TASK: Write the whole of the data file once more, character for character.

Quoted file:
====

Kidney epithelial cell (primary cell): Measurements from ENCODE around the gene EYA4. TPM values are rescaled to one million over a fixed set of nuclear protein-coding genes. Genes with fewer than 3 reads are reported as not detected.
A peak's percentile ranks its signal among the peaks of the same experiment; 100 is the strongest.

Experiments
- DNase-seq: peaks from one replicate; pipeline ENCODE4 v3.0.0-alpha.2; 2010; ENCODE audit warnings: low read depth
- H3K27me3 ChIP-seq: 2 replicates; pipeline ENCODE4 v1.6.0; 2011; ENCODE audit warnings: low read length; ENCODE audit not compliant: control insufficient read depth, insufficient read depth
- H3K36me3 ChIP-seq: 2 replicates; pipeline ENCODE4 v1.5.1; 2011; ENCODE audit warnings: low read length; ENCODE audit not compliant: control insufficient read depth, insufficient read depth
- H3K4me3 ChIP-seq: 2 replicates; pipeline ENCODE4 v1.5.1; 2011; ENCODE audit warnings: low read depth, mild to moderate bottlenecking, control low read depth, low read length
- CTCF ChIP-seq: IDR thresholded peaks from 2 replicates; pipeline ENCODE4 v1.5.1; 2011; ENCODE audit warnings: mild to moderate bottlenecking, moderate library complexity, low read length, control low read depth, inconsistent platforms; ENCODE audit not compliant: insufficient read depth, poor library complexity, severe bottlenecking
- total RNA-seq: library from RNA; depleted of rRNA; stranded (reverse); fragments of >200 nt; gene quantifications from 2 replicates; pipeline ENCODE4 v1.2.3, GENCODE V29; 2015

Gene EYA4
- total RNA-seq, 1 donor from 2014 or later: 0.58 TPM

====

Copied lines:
Kidney epithelial cell (primary cell): Measurements from ENCODE around the gene EYA4. TPM values are rescaled to one million over a fixed set of nuclear protein-coding genes. Genes with fewer than 3 reads are reported as not detected.
A peak's percentile ranks its signal among the peaks of the same experiment; 100 is the strongest.

Experiments
- DNase-seq: peaks from one replicate; pipeline ENCODE4 v3.0.0-alpha.2; 2010; ENCODE audit warnings: low read depth
- H3K27me3 ChIP-seq: 2 replicates; pipeline ENCODE4 v1.6.0; 2011; ENCODE audit warnings: low read length; ENCODE audit not compliant: control insufficient read depth, insufficient read depth
- H3K36me3 ChIP-seq: 2 replicates; pipeline ENCODE4 v1.5.1; 2011; ENCODE audit warnings: low read length; ENCODE audit not compliant: control insufficient read depth, insufficient read depth
- H3K4me3 ChIP-seq: 2 replicates; pipeline ENCODE4 v1.5.1; 2011; ENCODE audit warnings: low read depth, mild to moderate bottlenecking, control low read depth, low read length
- CTCF ChIP-seq: IDR thresholded peaks from 2 replicates; pipeline ENCODE4 v1.5.1; 2011; ENCODE audit warnings: mild to moderate bottlenecking, moderate library complexity, low read length, control low read depth, inconsistent platforms; ENCODE audit not compliant: insufficient read depth, poor library complexity, severe bottlenecking
- total RNA-seq: library from RNA; depleted of rRNA; stranded (reverse); fragments of >200 nt; gene quantifications from 2 replicates; pipeline ENCODE4 v1.2.3, GENCODE V29; 2015

Gene EYA4
- total RNA-seq, 1 donor from 2014 or later: 0.58 TPM